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BRAVA: a [fantasy] symphonic season

Our hometown Symphony opened their Classical Series with an all-Russian program: two Russian composers, Russian-born soloist, and an American piece based on extra-musical Russian associations.

This is also the fifth season in which a piece by a female composer has not been included in the Classical Series. Since moving to Helzberg Hall, the Classical Series has seen two pieces by women: Chen Yi in the 2011 inaugural season (a commission) and Jennifer Higdon’s Bird on Wire in 2013 (performed with guest artists eighth blackbird).  Other than a Mothers’ Day-themed “Women of Note(s)” concert on Classics Uncorked in 2014, which included two pieces by women (but three pieces by men inspired by women, thanks guys!) that’s the extent of pieces by female composers, as far as I can ascertain.

When I brought up the fact to a Symphony official, he was genuinely surprised. And, I’m pleased to share, a piece be a woman (Rachel Grimes) was included in the first Classics Uncorked program on Sept 26. Added late, but included nevertheless. (The other composers on the program, all men, have all been performed by the orchestra before.)

But more can be done. I don’t really hold with the defense that music is selected solely on artistic value and that attributes of race or gender or sexual orientation or religion are not to be considered, especially when other extra-musical attributes are, in fact, considered, such as era or nationality, as is the case with the all-Russian (or near enough) program this weekend.

My assumption is that all the works (there are only 43 works in the Classical series, a droplet in the wealth of fantastic music) will be excellent works, carefully selected with pride and of high quality. Ergo, any piece included can stand on its own as an exemplary exhibit of the art form.

If works are selected and organized based on themes (love, Spring, death, WWI) or nationality (French, British, Russian, Czech), time period, style, school or original purpose (operatic, dance, film), then why not consider aspects of religion, sexuality, gender and race/ethnicity when developing programs? And use those opportunities to raise awareness and make connections with the standards of the repertoire. The music may be unfamiliar (always an issue with the audience, I know…) but it will not be lacking.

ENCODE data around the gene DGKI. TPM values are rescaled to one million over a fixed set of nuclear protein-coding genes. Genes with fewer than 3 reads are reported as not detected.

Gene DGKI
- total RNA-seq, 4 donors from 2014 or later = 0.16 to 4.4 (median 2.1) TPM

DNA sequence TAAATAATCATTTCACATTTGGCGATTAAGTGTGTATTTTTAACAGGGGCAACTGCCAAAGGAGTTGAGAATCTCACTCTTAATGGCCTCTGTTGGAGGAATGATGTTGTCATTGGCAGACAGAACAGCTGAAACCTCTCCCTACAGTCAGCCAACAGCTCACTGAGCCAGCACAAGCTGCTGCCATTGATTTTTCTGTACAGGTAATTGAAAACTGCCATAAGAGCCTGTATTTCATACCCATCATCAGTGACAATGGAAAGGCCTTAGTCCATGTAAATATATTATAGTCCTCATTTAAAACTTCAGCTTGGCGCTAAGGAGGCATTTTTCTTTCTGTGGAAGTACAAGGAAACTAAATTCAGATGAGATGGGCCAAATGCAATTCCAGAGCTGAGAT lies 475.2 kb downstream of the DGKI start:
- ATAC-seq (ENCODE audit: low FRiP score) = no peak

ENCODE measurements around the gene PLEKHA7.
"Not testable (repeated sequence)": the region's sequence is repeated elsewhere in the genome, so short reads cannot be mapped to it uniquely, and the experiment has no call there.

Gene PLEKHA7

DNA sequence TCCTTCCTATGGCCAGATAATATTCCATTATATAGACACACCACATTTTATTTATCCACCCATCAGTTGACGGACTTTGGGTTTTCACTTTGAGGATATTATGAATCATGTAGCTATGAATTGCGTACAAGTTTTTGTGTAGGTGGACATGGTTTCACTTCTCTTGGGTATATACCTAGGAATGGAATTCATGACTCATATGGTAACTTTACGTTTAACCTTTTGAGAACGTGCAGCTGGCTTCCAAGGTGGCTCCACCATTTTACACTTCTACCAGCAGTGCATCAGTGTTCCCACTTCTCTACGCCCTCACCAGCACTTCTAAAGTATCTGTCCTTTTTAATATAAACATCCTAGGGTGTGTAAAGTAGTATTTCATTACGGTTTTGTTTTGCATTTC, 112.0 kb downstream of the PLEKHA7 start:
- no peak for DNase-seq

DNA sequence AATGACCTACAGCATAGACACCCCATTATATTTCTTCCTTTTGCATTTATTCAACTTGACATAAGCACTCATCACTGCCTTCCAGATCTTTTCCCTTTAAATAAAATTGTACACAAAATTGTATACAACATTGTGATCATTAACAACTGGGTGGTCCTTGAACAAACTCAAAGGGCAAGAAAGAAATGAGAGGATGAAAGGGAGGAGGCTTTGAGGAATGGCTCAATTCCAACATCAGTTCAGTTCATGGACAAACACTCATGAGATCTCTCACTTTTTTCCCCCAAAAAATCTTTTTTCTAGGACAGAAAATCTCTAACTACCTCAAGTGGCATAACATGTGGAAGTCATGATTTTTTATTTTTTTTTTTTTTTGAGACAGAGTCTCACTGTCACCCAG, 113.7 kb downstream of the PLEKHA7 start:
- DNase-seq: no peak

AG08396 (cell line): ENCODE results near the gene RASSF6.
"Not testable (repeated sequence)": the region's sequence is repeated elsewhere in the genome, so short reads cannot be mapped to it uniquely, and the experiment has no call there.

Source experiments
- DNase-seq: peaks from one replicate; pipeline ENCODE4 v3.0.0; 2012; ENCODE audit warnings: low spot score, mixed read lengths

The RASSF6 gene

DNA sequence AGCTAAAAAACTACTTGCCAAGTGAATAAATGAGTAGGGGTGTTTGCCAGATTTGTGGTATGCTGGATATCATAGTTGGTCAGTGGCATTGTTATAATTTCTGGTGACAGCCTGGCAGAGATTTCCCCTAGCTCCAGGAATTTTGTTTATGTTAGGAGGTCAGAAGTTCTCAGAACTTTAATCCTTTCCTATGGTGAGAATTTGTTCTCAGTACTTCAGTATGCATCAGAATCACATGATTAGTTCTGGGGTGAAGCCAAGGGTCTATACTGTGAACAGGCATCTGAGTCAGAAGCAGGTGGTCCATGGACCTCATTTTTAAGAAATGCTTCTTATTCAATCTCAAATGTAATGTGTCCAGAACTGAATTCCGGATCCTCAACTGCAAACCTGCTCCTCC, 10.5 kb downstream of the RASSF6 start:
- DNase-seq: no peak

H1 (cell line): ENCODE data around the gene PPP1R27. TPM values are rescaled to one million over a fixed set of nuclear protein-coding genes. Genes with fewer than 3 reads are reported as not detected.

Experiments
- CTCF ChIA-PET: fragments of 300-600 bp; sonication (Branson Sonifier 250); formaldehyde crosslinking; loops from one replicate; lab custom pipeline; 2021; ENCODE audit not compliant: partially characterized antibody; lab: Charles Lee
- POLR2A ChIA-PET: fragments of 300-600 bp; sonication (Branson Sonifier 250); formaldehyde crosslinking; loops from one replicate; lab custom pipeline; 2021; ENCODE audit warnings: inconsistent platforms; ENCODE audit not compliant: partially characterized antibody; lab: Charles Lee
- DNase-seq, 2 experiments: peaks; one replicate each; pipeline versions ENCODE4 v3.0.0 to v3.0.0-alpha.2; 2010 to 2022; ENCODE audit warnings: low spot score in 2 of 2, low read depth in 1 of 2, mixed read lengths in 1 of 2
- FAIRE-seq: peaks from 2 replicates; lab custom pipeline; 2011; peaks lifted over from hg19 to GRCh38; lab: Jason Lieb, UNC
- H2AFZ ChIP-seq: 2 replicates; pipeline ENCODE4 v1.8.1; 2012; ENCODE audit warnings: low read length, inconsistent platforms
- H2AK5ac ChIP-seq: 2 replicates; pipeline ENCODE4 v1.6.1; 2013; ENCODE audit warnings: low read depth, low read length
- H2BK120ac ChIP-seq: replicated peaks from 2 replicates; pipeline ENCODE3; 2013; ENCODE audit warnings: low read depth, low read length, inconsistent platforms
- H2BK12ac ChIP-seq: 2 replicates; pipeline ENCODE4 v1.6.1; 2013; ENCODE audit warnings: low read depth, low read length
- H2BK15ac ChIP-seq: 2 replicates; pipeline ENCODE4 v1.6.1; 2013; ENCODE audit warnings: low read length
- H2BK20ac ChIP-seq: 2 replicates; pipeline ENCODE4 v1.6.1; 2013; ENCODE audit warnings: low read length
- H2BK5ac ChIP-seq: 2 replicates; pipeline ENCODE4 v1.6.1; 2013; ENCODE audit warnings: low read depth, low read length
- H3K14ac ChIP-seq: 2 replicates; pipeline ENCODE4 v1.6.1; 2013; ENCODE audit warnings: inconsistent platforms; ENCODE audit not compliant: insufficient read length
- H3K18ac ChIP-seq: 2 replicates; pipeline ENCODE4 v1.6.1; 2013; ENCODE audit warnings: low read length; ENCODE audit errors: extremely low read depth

In a perfect world, of course, gender would not be a qualifying (or disqualifying) factor. Spoiler alert: we do not live in a perfect world. We live in a world and practice an art form that for centuries discouraged (or downright forbade) women from composing. So there should perhaps be a bit more progress toward rectifying that.

Just for fun, I analyzed the current season and, based on criteria like nationality, style, context, and length, have a few suggestions. I allowed for the fact that half of the season celebrates Leonard Bernstein and did not replace those (but, hey ho, we will take into consideration that this year is Amy Beach’s 150th anniversary, unlike all other major American orchestras) and neither did I replace the guest artists’ pieces, which are not necessarily in the Symphony’s control.

Shall we begin?Substitute Symphony(2)So, out of 43 pieces over 14 concerts, we replaced 13 pieces in 11 concerts. That’s 30% of the season AND -bonus- we increased POC representation by 300%. And it’s all good music. Wow.

There are a growing number of resources for discovering music by women, including the Women Composers Database.

Now, I highly doubt the omission of female composers from the past few seasons was intentional. Works by women are sprinkled throughout the years. Women make up about 39% of the orchestra, 12 of the titled positions are held by women, won by blind audition, and 50% of the senior management team are women. In fact, KCS’s music director from 1999-2003 was conductor Anne Manson, now with the Manitoba Chamber Orchestra.

But leaving the representation of women (and any minority group) to chance means that unintentionally they will be overlooked, given the limited opportunities for hundreds of years to an entire gender to produce works of art within the constraints of the modern symphony orchestra. Happenstance is not a good chance, if you’re waiting for a work from a historically underrepresented demographic to rise to acceptance in the public’s imagination (a place secured by the likes of Berlioz’ Symphonie fantastique, for instance) without making an effort to put it there.

I’m not calling out KCS because they are doing a horrible job. It is an enviable organization: doing well financially, growing artistically, encouraged by civic leaders and making an effort to integrate themselves with the community. Their programming is no less inequitable than most organizations, the best of which have maybe two piece by female composers any given season. But this is the organization I’m most familiar with and the organization I hope would make the biggest strides and the biggest splash, influence the most people,  the community, and celebrate the biggest success with their programming. I don’t criticize to tear them down, but to demand better. We can all do better.

Posted in criticism, Kansas City Symphony, music